Indra, the king of the heavens was outraged when he heard the villagers of Vrindavan had stopped their annual celebrations to honour him. King Indra controlled the rains that fell on Earth. In fact, he ruled over the demigods in charge of the sun, wind, and all natural elements. He was strong, mighty and proud of his powers.

“How dare the inhabitants of Vrindavan insult me in this way? For generations they have prayed to me for rain and made magnificent offerings to please me. My rains are essential for their livelihoods; they need me. These peasants have lost their senses.”
A demigod told how a little blue boy called Krishna was everyone’s darling in Vrindavan. He had easily convinced the elders to cancel the ancient festival for Indra and instead take all food preparations to Govardhan Mountain. Krishna had proclaimed the mountain as the true giver of life because its crystal waters and lush grasses nourished all the animals, especially the cows, who in turn gave pure wholesome milk and all the delicious foods derived from milk.
“This is too much” shouted King Indra, “those people have forgotten who I am!
“Samvartaka* – you control the mightiest clouds in existence – go immediately and drown those proud disobedient villagers. They disrespect me for some foolish talkative child. Who is this Krishna anyway? Go, show them my wrath – show him my power.”
Samvartaka obeyed. The sky over Vrindavan turned black as he unleashed deadly clouds. The seven great winds howled, lightning blazed, thunder rumbled as a group of demigods hurled down hailstones. Storms roared over forests and torrential rain poured in thick columns over the startled inhabitants who ran helter-skelter in panic. Trees crashed, homes and farmlands were flooded while animals and people drowned.
“Help, help us Krishna, you are our only hope. Indra is furious with us. We have no one else but you. Save us, please!”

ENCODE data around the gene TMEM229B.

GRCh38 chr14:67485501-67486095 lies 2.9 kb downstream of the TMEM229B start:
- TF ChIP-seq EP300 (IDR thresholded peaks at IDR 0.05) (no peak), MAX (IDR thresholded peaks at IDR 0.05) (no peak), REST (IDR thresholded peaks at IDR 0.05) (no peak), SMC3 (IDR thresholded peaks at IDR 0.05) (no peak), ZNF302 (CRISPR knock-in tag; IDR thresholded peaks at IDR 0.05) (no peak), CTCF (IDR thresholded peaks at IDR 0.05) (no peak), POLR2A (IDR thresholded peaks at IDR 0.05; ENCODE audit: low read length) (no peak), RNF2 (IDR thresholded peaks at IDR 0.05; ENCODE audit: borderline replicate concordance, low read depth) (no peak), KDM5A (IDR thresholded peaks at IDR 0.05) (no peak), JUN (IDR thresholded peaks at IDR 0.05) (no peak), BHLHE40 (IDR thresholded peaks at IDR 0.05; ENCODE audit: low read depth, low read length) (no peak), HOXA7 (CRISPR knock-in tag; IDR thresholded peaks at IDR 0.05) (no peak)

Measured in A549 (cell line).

The villagers called desperately to Krishna. They did not really understand how such a little boy could do all the incredible impossible things he had already done. They did not know (or care) that he was god of all the demigods. They just loved him completely and depended on him for everything.

Krishna smiled thoughtfully. Indra was his special servant** in charge of the heavens. He had also petitioned Krishna to come on Earth to kill all the demons who had taken over the lands. Possessed by pride, Indra now seemed to have forgotten everything.

So Krishna did a marvellous thing; he walked over to the huge Govardhan Mountain and in one swoop, miraculously lifted it off the ground and balanced it perfectly on his little finger. He held it up like a giant umbrella and called everyone to take shelter under it. In wonderment, the inhabitants rushed over and for the next seven days and nights held a festival to celebrate their amazing rescue. Krishna played melodious music on his flute with his free hand while everyone else danced and sang prayers.
Indra continued to press his agents to pulverise the mountain with rain and winds until he exhausted his powers. Defeated, he realised his serious misjudgement. In an instant he called off the rains and hurried down to Vrindavan. Ashamed and embarrassed, Indra took off his glittering crown and placed it at Krishna’s feet. He made heartfelt prayers and sincere apologises for his mistakes.

“Blinded by power and prestige, I forgot myself. I was so angry and disrespectful. I offended you and your devotees. Please forgive me and give me shelter. In truth, all my power and ability comes from you – I am just serving others on your behalf. Please let me never become so intoxicated again.”


*The Samvartaka clouds are mighty clouds that wreak universal devastation on Earth when one age closes and another one starts. These clouds are also represented by a person.

**King Indra is a very powerful and dedicated administrator who controls nature’s elements on behalf of Krishna, who is his master.